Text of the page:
Companies like DoorDash and UberEats helped many restaurants stay in business during lockdowns, allowing diners to stay in and still order out. But that convenience came at a price: Delivery companies can charge commission fees of 30% or more per order, hurting restaurants’ already meager profits.
Some restaurants, fed up with the fees, have since started their own delivery or dropped off the platforms altogether. Delivery companies are trying to keep them in the fold with lower-priced services and relief funds. But they’re not making money either.
“The relationship was bad, and it didn’t get better with the pandemic,” said Karan Girotra, a professor at Cornell University’s Johnson College of Business.
Girotra said delivery can be profitable in dense neighborhoods, where multiple orders can be delivered quickly and cheaply. But in sprawling suburbs, the cost of shuttling food gets too high.
“The economics don’t work out, so the delivery companies have to squeeze someone,” he said. “They have to squeeze the restaurants, the customers or the people working on these platforms.”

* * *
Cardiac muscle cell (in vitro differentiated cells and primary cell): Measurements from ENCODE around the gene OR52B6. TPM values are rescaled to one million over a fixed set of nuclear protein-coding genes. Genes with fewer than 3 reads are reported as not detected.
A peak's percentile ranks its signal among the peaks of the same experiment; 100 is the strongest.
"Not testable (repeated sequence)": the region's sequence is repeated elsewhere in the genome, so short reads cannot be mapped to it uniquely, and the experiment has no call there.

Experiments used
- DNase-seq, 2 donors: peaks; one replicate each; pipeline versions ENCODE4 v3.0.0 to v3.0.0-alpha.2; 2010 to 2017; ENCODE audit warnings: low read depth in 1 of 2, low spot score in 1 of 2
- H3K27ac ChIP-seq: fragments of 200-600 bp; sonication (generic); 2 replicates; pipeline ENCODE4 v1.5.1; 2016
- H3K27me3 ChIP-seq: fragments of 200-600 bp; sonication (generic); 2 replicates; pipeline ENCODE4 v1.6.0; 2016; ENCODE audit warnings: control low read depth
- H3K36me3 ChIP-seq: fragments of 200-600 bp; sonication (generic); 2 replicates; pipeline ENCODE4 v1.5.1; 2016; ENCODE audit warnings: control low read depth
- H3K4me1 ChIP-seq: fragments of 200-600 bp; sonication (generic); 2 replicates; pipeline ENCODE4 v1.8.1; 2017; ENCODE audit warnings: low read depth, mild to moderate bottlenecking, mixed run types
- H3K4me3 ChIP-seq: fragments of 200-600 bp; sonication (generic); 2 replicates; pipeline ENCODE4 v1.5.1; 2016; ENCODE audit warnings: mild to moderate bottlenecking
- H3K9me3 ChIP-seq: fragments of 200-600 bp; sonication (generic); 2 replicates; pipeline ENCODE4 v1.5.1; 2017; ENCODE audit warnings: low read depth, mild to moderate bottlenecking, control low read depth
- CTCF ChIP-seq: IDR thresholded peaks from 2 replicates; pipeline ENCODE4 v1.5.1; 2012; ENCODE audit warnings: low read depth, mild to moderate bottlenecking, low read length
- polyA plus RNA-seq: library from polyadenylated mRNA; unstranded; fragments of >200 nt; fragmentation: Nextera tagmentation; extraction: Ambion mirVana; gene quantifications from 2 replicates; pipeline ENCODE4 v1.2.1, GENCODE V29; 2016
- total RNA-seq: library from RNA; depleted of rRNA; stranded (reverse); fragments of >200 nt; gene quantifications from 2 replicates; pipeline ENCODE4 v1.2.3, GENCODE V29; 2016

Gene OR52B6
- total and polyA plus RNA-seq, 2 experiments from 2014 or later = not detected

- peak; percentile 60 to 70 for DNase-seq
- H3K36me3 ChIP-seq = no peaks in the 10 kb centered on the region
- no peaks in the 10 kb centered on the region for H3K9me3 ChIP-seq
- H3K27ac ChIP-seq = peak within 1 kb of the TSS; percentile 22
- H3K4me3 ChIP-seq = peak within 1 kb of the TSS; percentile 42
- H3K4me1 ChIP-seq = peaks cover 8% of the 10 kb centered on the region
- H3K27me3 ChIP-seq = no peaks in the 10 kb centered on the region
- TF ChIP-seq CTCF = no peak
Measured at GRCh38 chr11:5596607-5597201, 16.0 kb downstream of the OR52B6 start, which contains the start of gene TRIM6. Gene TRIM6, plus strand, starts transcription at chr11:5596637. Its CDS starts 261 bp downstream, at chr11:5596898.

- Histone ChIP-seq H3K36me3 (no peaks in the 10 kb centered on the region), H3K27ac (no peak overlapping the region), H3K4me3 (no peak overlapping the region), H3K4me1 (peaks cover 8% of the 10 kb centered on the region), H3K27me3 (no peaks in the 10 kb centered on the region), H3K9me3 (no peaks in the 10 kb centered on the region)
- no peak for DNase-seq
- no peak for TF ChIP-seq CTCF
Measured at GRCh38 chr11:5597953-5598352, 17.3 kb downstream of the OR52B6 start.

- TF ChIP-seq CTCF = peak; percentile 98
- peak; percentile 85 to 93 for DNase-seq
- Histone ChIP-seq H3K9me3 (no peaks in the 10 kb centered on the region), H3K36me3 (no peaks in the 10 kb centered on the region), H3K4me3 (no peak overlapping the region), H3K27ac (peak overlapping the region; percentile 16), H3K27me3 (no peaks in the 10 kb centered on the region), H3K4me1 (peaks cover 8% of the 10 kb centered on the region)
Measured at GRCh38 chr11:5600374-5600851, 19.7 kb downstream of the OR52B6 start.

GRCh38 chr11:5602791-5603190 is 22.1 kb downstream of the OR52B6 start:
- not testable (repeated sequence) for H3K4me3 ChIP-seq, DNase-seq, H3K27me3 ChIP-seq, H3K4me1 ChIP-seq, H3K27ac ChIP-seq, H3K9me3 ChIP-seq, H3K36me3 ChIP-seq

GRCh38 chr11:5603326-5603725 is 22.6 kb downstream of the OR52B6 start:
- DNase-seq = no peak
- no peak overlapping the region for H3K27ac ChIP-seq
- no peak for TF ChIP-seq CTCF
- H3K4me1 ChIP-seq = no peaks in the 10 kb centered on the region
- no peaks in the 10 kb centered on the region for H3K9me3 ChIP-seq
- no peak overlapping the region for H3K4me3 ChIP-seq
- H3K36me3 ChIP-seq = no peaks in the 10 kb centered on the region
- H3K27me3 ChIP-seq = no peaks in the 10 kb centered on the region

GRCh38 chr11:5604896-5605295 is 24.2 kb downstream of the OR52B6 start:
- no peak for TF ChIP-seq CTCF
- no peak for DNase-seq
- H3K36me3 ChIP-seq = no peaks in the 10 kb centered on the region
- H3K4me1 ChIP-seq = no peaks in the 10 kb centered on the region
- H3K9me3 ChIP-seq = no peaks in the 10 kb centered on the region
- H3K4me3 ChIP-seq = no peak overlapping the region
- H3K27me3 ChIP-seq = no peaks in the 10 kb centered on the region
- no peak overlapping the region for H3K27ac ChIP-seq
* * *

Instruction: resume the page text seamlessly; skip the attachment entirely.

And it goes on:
Figuring out how to make delivery profitable could be crucial in the coming years. Delivery was already growing before the pandemic, but it surged worldwide during lockdowns. Online orders for home delivery more than doubled in the U.S., Russia and Canada last year, and jumped around 30% in France, Germany and Spain, according to NPD Group, a market research company.
In a recent survey, the National Restaurant Association found that 60% of U.S. adults — and 71% of millennials — said they’re more likely to get delivery now than they were before the pandemic. But it’s unclear how many people will stick to delivery once the pandemic is over and they can dine in again.
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